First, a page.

Featured singer — Portland-based singer Matt Alber will join the Austin Artists Project's theatrical debut of "Sing Out!," a 90-minute Broadway revue to be performed June 20 during New York Pride at Lincoln Center in New York.
Austin Artists Project is a nonprofit working to overcome social and economic injustices through creation and promotion of opportunities advancing racial, gender and LGBTQ+ equality in the arts.
For more: www.austinartistsproject.org/singout.
Condor flies — From the Oregon Zoo:
A California condor hatched and raised at the Oregon Zoo's Jonsson Center for Wildlife Conservation made history this week as it took flight over Redwood National Park in California. The release, a partnership with the Yurok Tribe and park staff, marks the first time the critically endangered birds have soared over the area since 1892.
"In a very real way, restoring condor habitat and returning condor to Yurok skies is a clear restoration of the Yurok people, homeland, ecological systems, culture and lifeway," said Tiana Williams-Claussen, director of the Yurok Tribe's Wildlife Department. "Bringing condor home, back into our communities, back into our conversations, back into our households and into the minds and hearts of our children on behalf of the hearts of our elders."
"It's thrilling to partner with the Yurok Tribe and Redwood National Park on this release," said Kelli Walker, who oversees the zoo's condor recovery efforts. "Condors haven't been this close to Oregon in more than 100 years."
MONDAY, MAY 2
Jazz fest — A three-day, in-person celebration of jazz music returns as the Mt. Hood Jazz Festival, Friday-Sunday, May 6-8, takes place at the Yoshida Haven Estate, 29330 S.E. Stark St. in Troutdale.
The festival will feature 15 world-renowned jazz performers, including pianist and composer Helen Sung, Portland-raised singer-songwriter Sarah Clarke and Grammy Award-nominated saxophonist Chris Potter.
For more: www.mhcc.edu/Mt-Hood-Jazz-Festival.
Bitch Media — OPB reported last week that Portland-based and feminism-focused Bitch Media is coming to an end, closing up shop in June. Money was cited as an issue.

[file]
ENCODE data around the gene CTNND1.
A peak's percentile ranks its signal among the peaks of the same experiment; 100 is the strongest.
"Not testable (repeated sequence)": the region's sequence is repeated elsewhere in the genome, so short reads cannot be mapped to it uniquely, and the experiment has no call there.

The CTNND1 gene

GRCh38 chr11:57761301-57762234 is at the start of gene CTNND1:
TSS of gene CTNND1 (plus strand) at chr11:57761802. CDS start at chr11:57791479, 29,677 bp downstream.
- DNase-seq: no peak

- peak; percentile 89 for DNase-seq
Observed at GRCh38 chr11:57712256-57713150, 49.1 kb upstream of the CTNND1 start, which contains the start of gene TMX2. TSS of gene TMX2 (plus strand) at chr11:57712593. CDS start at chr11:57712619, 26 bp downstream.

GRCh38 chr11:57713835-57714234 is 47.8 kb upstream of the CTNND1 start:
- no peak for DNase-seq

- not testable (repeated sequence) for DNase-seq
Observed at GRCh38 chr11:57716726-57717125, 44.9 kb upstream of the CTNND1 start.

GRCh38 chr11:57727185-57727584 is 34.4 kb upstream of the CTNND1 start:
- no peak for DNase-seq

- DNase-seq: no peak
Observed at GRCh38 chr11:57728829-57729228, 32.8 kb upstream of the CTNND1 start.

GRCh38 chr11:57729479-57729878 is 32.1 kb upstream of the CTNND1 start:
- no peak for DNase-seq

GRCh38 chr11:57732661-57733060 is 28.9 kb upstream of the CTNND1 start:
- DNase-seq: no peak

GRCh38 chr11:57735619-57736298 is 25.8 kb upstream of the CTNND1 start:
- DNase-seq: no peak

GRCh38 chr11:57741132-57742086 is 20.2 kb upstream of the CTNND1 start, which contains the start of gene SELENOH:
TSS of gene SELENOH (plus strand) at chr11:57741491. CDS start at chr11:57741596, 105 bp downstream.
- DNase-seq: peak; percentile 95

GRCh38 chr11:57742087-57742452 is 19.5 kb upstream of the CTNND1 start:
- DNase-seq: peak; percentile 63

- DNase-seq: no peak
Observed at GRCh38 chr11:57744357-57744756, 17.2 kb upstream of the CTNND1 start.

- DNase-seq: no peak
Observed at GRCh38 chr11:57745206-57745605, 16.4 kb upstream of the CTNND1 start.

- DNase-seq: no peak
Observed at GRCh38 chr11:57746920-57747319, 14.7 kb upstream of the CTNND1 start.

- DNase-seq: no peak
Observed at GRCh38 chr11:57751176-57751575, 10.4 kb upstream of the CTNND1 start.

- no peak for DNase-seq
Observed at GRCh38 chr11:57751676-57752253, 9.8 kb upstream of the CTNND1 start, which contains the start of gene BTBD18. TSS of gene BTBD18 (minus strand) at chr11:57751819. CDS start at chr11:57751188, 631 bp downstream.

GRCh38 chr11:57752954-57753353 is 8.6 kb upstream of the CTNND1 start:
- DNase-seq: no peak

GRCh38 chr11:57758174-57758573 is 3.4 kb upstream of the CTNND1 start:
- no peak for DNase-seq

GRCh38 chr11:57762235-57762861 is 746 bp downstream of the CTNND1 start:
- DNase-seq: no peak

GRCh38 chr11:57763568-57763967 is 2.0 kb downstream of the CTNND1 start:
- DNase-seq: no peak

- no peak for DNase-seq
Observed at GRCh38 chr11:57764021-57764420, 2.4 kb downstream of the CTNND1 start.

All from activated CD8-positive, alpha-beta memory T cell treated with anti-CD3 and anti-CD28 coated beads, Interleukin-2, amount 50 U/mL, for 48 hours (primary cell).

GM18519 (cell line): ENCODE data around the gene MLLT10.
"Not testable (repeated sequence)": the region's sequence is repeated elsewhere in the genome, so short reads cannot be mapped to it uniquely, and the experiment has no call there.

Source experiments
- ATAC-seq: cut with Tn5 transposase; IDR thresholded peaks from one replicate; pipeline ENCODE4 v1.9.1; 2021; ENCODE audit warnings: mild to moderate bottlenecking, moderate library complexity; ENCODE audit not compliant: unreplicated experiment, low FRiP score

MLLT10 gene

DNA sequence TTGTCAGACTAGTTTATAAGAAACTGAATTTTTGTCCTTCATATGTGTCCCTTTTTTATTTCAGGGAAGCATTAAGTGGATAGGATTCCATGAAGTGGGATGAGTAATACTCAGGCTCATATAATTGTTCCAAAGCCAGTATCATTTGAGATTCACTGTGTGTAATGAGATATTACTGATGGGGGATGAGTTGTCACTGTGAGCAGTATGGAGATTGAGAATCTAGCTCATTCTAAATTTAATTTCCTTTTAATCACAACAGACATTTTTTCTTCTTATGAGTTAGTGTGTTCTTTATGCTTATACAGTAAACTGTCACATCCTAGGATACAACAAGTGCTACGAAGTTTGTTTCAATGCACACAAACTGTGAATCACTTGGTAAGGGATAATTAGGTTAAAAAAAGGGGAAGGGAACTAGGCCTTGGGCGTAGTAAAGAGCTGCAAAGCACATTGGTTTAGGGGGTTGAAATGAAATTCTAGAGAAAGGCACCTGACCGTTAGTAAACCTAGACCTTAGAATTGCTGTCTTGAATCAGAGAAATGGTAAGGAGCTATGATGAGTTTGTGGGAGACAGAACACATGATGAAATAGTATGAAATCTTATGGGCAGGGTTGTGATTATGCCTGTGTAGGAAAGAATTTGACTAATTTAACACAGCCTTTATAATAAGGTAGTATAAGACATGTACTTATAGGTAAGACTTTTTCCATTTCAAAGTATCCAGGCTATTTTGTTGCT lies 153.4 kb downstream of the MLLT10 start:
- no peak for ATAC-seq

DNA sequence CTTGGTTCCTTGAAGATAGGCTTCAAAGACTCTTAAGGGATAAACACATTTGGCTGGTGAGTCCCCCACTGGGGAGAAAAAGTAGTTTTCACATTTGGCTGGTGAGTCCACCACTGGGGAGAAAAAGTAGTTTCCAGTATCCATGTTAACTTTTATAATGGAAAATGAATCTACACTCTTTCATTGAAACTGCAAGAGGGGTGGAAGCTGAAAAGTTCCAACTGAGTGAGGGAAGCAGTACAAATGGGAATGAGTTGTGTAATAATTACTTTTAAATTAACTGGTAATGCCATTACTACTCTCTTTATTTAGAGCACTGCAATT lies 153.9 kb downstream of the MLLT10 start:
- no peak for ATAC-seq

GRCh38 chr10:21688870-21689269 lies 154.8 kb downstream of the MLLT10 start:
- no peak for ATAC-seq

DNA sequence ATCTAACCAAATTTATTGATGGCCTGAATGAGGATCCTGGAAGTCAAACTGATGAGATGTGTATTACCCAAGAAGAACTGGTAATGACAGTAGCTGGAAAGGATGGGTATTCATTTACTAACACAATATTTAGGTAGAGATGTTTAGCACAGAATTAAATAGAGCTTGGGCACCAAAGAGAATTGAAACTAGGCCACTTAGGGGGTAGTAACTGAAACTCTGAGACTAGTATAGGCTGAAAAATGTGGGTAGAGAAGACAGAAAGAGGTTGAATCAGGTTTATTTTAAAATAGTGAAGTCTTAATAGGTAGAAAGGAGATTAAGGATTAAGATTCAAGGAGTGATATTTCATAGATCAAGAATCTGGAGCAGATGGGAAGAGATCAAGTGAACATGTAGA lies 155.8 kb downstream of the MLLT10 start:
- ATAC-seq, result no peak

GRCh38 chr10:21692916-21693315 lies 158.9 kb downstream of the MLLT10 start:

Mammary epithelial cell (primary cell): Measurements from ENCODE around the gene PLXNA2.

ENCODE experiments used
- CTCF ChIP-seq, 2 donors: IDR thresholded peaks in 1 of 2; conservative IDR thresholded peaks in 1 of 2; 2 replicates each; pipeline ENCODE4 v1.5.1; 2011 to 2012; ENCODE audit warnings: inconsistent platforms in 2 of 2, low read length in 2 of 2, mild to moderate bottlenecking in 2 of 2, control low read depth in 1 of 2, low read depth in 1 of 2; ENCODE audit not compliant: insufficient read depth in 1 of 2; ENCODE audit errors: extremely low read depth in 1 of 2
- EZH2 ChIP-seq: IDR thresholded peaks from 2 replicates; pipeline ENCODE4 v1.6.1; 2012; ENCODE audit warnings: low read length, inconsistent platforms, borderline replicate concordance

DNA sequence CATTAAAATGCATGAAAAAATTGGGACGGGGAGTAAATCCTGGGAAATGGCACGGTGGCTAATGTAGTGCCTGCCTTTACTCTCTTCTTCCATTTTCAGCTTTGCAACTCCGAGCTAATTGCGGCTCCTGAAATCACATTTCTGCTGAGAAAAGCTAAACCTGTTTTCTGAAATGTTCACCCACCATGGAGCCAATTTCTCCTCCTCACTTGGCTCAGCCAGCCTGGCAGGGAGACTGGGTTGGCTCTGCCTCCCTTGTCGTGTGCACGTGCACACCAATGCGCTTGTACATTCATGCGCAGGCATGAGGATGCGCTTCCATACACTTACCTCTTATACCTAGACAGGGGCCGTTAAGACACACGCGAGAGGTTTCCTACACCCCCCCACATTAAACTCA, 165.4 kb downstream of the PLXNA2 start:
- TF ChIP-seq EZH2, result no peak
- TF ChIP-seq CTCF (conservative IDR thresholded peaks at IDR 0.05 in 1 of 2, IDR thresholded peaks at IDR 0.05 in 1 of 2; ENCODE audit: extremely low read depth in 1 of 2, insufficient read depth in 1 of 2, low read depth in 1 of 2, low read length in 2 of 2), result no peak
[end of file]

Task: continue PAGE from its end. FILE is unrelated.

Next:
"We took a really clear-eyed look at things, like our strategic plans and our print margins, and we just didn't see a viable path forward," cofounder Andi Zeisler told OPB's Think Out Loud.
From OPB: Bitch started in 1996 as a 10-page zine in the Bay Area, and relocated to Portland in 2007, where it continued to publish the magazine, online articles, and later, podcasts. It also hosted speakers and workshops at campuses through its "Bitch on Campus" series.
Upcoming events — Some events to consider attending:
• Presented by White Bird, Dance Theater of Harlem makes a one-stop appearance in Portland at the Arlene Schnitzer Concert Hall, 7:30 p.m. Wednesday, May 4.
For more: www.whitebird.org.
• Fear No Music celebrates "Asian Resilience & Joy" with new works by composers from the vast Asian diaspora, as part of its 30th anniversary season, 7:30 p.m. Monday, May 9 at The Old Church. It's available via Fear No Music's YouTube channel May 23.
For more: www.fearnomusic.org.
• The documentary "When Claude Got Shot," which disrupts the narrative of black-on-black crime, airs on OPB on Monday, May 9.
'Camelot' — Lakewood Theatre Company's opening of "Camelot" has been postponed because of a breakthrough COVID-19 case in the production group.
Rather than April 29, the musical now begins May 5 and goes through June 12.
For more: www.lakewood-center.org.
You count on us to stay informed and we depend on you to fund our efforts. Quality local journalism takes time and money. Please support us to protect the future of community journalism.